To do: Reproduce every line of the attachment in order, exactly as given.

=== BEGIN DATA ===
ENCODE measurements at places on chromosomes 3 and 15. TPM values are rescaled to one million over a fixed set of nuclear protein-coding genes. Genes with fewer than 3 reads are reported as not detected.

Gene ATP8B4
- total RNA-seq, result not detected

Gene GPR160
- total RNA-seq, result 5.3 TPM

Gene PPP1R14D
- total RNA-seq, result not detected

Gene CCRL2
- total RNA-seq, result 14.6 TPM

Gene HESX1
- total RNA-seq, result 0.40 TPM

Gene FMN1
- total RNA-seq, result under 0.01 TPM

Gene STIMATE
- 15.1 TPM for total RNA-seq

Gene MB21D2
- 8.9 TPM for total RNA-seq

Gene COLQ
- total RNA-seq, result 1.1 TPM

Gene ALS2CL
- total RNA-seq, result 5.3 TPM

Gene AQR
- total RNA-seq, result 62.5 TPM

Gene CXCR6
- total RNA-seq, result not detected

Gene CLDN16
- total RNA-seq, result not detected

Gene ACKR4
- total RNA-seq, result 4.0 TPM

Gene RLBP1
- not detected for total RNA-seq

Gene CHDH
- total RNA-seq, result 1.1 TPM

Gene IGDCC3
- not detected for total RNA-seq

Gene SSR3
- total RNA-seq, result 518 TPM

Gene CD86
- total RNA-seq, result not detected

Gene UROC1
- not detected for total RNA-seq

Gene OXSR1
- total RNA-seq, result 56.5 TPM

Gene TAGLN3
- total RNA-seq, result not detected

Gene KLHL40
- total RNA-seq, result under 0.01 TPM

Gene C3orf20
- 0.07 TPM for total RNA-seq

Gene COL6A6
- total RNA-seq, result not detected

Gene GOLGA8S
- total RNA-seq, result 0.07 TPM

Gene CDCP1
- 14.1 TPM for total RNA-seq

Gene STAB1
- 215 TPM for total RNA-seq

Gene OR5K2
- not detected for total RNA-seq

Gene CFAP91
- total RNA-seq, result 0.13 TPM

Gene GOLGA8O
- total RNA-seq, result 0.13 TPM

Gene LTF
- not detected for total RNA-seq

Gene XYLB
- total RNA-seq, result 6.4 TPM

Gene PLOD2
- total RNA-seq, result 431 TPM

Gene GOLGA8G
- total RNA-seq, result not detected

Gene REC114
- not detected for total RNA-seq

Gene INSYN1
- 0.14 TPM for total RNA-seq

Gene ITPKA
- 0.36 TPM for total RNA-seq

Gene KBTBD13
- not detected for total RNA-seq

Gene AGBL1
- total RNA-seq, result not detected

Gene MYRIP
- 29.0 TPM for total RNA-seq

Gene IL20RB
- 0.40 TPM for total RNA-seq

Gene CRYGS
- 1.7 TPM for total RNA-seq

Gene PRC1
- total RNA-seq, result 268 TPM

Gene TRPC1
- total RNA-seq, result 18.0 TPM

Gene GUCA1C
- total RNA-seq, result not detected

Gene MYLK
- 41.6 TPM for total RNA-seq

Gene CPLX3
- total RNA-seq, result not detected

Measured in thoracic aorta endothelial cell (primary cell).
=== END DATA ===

ENCODE measurements at places on chromosomes 3 and 15. TPM values are rescaled to one million over a fixed set of nuclear protein-coding genes. Genes with fewer than 3 reads are reported as not detected.

Gene ATP8B4
- total RNA-seq, result not detected

Gene GPR160
- total RNA-seq, result 5.3 TPM

Gene PPP1R14D
- total RNA-seq, result not detected

Gene CCRL2
- total RNA-seq, result 14.6 TPM

Gene HESX1
- total RNA-seq, result 0.40 TPM

Gene FMN1
- total RNA-seq, result under 0.01 TPM

Gene STIMATE
- 15.1 TPM for total RNA-seq

Gene MB21D2
- 8.9 TPM for total RNA-seq

Gene COLQ
- total RNA-seq, result 1.1 TPM

Gene ALS2CL
- total RNA-seq, result 5.3 TPM

Gene AQR
- total RNA-seq, result 62.5 TPM

Gene CXCR6
- total RNA-seq, result not detected

Gene CLDN16
- total RNA-seq, result not detected

Gene ACKR4
- total RNA-seq, result 4.0 TPM

Gene RLBP1
- not detected for total RNA-seq

Gene CHDH
- total RNA-seq, result 1.1 TPM

Gene IGDCC3
- not detected for total RNA-seq

Gene SSR3
- total RNA-seq, result 518 TPM

Gene CD86
- total RNA-seq, result not detected

Gene UROC1
- not detected for total RNA-seq

Gene OXSR1
- total RNA-seq, result 56.5 TPM

Gene TAGLN3
- total RNA-seq, result not detected

Gene KLHL40
- total RNA-seq, result under 0.01 TPM

Gene C3orf20
- 0.07 TPM for total RNA-seq

Gene COL6A6
- total RNA-seq, result not detected

Gene GOLGA8S
- total RNA-seq, result 0.07 TPM

Gene CDCP1
- 14.1 TPM for total RNA-seq

Gene STAB1
- 215 TPM for total RNA-seq

Gene OR5K2
- not detected for total RNA-seq

Gene CFAP91
- total RNA-seq, result 0.13 TPM

Gene GOLGA8O
- total RNA-seq, result 0.13 TPM

Gene LTF
- not detected for total RNA-seq

Gene XYLB
- total RNA-seq, result 6.4 TPM

Gene PLOD2
- total RNA-seq, result 431 TPM

Gene GOLGA8G
- total RNA-seq, result not detected

Gene REC114
- not detected for total RNA-seq

Gene INSYN1
- 0.14 TPM for total RNA-seq

Gene ITPKA
- 0.36 TPM for total RNA-seq

Gene KBTBD13
- not detected for total RNA-seq

Gene AGBL1
- total RNA-seq, result not detected

Gene MYRIP
- 29.0 TPM for total RNA-seq

Gene IL20RB
- 0.40 TPM for total RNA-seq

Gene CRYGS
- 1.7 TPM for total RNA-seq

Gene PRC1
- total RNA-seq, result 268 TPM

Gene TRPC1
- total RNA-seq, result 18.0 TPM

Gene GUCA1C
- total RNA-seq, result not detected

Gene MYLK
- 41.6 TPM for total RNA-seq

Gene CPLX3
- total RNA-seq, result not detected

Measured in thoracic aorta endothelial cell (primary cell).